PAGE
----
Argentina will be permitted to make a one-time-only payment this week on some dollar-denominated bonds issued under that nation’s law, the U.S. judge overseeing a legal battle over defaulted bonds ruled.
U.S. District Judge Thomas Griesa in Manhattan federal court said yesterday he’ll allow the payment to go forward because bonds issued in a settlement involving the Spanish oil company Repsol SA -- where payments aren’t subject to court orders -- can’t be immediately distinguished from a group of dollar bonds issued in the country’s 2005 and 2010 debt restructurings. Payments on the latter securities can’t be made unless holdout creditors are paid at the same time.
In May, Argentina agreed to compensate Madrid-based Repsol for seizing its Argentine unit in 2012. The Repsol settlement bonds, which aren’t part of the current debt crisis, bear the same international securities identification number as the exchanged bonds, according to Citigroup Inc. As a result, the bank, whose Argentina branch acts as the bondholder custodian, is uncertain for the moment on which bonds it can release payments.
“The court cannot enjoin payment on the dollar-denominated exchange bonds without also upsetting the Repsol settlement,” Griesa said in a written order.
Argentina faces a possible bond default tomorrow as a result of rulings by Griesa that the South American nation can’t pay its restructured debt unless it also pays more than $1.5 billion to a group of hedge funds led by billionaire Paul Singer’s NML Capital, which hold its defaulted bonds. Argentinian officials have so far refused to engage in face-to-face negotiations with the hedge funds, which they refer to as “vultures.” Representatives of the country have met separately with a mediator appointed by Griesa.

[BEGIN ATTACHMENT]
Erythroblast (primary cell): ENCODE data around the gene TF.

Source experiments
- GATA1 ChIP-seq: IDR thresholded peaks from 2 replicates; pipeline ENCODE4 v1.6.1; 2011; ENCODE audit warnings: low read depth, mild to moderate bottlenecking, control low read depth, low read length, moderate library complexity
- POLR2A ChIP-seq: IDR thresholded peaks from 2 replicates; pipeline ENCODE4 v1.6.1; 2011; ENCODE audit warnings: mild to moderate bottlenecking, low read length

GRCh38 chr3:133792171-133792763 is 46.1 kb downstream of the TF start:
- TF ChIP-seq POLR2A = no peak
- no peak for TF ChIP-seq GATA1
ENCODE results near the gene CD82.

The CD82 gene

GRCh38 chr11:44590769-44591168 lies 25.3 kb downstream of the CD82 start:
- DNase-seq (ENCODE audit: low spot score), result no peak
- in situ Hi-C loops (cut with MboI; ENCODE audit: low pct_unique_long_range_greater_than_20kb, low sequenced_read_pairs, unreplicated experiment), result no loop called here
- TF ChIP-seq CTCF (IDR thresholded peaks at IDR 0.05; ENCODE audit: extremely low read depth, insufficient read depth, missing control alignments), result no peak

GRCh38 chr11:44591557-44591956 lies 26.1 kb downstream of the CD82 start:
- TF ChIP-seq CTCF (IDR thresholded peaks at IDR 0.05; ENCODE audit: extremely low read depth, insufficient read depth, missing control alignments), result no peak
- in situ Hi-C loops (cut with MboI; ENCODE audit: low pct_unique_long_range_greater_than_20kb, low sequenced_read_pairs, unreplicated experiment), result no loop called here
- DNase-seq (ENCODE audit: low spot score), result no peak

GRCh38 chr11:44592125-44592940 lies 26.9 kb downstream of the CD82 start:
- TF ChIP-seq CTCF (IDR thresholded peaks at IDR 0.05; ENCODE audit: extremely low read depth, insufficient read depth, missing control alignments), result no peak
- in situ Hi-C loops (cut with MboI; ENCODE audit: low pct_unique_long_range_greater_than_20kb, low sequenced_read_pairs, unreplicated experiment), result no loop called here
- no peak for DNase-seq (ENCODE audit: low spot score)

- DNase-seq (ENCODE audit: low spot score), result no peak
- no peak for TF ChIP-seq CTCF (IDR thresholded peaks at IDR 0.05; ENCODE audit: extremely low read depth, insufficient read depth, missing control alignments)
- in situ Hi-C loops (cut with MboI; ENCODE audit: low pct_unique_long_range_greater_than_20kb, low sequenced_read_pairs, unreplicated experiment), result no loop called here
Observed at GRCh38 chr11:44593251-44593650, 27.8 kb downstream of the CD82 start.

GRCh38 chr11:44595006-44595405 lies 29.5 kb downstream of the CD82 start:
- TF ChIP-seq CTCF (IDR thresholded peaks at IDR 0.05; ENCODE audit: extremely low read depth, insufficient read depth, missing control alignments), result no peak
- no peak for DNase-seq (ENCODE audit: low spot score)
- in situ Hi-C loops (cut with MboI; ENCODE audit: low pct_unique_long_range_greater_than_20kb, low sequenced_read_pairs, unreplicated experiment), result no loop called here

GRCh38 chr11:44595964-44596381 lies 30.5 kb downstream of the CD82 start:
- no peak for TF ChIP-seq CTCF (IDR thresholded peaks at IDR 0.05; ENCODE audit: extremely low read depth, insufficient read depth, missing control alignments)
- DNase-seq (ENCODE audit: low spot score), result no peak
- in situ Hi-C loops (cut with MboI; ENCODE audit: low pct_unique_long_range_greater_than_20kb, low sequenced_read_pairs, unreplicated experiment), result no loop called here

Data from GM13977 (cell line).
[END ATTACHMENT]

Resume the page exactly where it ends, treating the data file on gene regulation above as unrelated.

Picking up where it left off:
A default could worsen a recession in Argentina and extend the nation’s exclusion from international credit markets.
Because of the short time remaining before July 30, when Argentina must pay what it owes, reach an agreement with its creditors or default, Griesa gave permission for the country to make the one-time payment.
“To avoid future confusion, the parties are directed to devise a way to distinguish between the Repsol bonds and the exchange bonds before the next interest payment is due,” Griesa said.
The case is NML Capital Ltd. v. Republic of Argentina, 08-cv-06978, U.S. District Court, Southern District of New York (Manhattan).